The Corner

Politics & Policy

Court-Packing Is a Fringe Fantasy

Police officers stand in front of the U.S. Supreme Court in Washington, DC, January 19, 2018. (Eric Thayer/Reuters)

At the Weekly Standard, Adam White notes that court-packing is the Hot New Idea in progressive circles:

some legal scholars, are calling on Democrats to commit to “pack the Court” by adding new seats to the Court as soon as Democrats recapture the presidency and Congress—and filling those seats with extra Democratic-appointed justices. These calls preceded Kennedys’ retirement (they began shortly after President Trump was inaugurated, as Josh Blackman observed at the time). But they seem to be taking on new urgency now: Fordham’s Jed Shugerman, for example, announced on Twitter that if President Trump succeeds in appointing a replacement for Kennedy, then the next Democratic president and Congress should add six(!) new seats to the Supreme Court in 2021. (And abolish the filibuster for legislation, if it’s necessary to get the six bonus seats.) Ian Samuel, a Harvard Law fellow, staked out a similar position immediately upon Kennedy’s retirement.

I can’t say I’m surprised by this substantively. This is how progressives behave. There’s always an excuse for why progressives lost power, and there’s always a plan to regain that power by “fixing” perfectly fine institutions. This is just the latest one. When I saw this muttering getting louder, I thought, “isn’t it a bit odd that the American Left believes that Donald Trump is a fascist and that the next president it likes should seek to remove all judicial — read: constitutional — checks on his power?” But then I remembered that they don’t care about any of that, and they never did. They want power when they have it, and restraint when they don’t, and the long-term consequences can go hang. Besides, they did this once already and they pretty much got away with it. What’s there in the record to dissuade them from giving it another shot?

That said, I am surprised by how few of the idea’s promulgators can see that they’re peddling a political fantasy. At present, the Republicans’ Senate majority is 51-49 — as thin as it can be without needing a vice-presidential nudge — and yet it still seems likely that Trump’s nominee will gain 54-55 votes. For all the talk of “fighting!” and “Borking!” and creating a “national crisis,” the pressure is in fact running the other way. And it’s not just Heitkamp, Manchin, and Donnelly who are flirting with Mitch McConnell. Bill Nelson is, too. Absent a disastrous nominee or a totally botched process, Republicans are going to get their choice. And if they don’t get their choice, they’re going to expand their Senate majority on the back of the Democrats’ refusal, and get their nominee after November. Chris Matthews can vent all he likes. Blocking this nominee is a lost, lost cause.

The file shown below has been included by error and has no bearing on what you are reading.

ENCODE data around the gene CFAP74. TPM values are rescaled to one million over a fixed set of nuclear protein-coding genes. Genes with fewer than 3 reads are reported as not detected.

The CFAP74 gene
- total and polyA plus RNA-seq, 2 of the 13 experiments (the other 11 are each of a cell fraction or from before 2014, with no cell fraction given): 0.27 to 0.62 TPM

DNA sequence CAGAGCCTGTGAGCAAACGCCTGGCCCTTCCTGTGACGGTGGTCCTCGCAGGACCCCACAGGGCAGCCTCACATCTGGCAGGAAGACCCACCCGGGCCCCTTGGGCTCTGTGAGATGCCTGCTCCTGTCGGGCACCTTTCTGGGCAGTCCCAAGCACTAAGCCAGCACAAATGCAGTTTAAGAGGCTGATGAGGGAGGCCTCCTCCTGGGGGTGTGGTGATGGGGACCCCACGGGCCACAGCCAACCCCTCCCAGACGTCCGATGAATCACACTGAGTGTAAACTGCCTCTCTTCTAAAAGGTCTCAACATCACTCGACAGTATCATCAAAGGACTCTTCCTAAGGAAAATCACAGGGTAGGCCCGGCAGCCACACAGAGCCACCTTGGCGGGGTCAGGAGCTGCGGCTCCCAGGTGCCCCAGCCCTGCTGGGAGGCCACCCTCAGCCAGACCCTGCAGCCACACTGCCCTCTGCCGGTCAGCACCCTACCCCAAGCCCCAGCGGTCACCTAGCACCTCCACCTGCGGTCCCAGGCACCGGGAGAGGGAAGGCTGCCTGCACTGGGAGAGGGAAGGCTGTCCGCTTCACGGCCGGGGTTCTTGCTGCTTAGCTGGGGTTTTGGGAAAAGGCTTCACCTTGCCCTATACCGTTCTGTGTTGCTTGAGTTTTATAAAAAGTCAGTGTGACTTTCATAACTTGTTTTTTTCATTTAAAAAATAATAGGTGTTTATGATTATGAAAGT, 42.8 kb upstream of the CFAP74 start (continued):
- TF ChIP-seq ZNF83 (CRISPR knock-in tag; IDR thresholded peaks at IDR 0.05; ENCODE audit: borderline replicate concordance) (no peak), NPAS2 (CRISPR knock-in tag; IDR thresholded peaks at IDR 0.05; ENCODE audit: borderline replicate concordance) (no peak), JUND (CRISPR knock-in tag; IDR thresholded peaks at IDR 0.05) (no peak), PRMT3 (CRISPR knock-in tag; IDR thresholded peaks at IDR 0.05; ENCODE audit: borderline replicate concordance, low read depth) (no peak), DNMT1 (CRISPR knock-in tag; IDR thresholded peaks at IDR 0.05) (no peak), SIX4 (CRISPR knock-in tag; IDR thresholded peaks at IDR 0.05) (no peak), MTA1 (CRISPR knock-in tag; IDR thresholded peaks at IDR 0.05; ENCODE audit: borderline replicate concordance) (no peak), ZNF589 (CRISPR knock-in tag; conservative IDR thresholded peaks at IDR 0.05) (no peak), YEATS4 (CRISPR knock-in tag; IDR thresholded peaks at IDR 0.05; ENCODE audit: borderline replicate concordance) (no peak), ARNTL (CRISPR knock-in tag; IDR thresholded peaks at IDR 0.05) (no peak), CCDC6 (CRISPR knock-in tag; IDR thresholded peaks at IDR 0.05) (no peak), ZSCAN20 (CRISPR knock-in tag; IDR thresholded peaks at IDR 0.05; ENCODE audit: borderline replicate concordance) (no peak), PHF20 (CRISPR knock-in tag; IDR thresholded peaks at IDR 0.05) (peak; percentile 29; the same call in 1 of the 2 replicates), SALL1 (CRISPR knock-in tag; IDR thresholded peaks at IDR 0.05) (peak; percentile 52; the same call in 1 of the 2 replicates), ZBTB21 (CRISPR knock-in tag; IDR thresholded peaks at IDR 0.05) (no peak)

Quite what it is within our political climate that has led so many to conclude that partisan court-packing is on the horizon is beyond me. Court-packing, remember, would not just require an aggressive Democratic Senate. It would require the entire federal government acting in concert while under the most withering fire from a unified opposing party. To add more justices to the Court, Democrats would have to amend the Judiciary Act of 1869. And to amend the Judiciary Act of 1869, Democrats would not only have to have complete control of the government, but be willing to abolish the filibuster for legislation, to put the easily-flippable House of Representatives on record as favoring the scheme, and to convince a Democratic president to gamble his or her presidency on what, to most voters, would look like an obvious power-grab.

The chances of this happening are tiny. For a start, the move would be extraordinary unpopular — lest anyone wonder, it would cause a constitutional crisis — and the backlash would be both swift and considerable. Even in times of prosperity, it is tough for either party to keep full control of the government, and, given the geographical distributions within our politics at the moment, it is especially hard for the Democratic party to do so. To so much as try a court-packing scheme would be to invite every Republican voter in the country to line up at the voting booth, along with a good chunk of independents in their endless search for “balance,” and to permanently irritate the very “conservative” justices whose influence the plan was supposed to destroy. Just two years elapsed between the 2008 “blue wave” and the Republican resurgence of 2010, and, since then, things have gone from bad to worse for the Democrats. If, in 2020, the party regains control of both Congress and the executive, its relieved power-players are not going to start indulging Daily Kos revenge fantasies. And if they do, they won’t stay relieved for very long.

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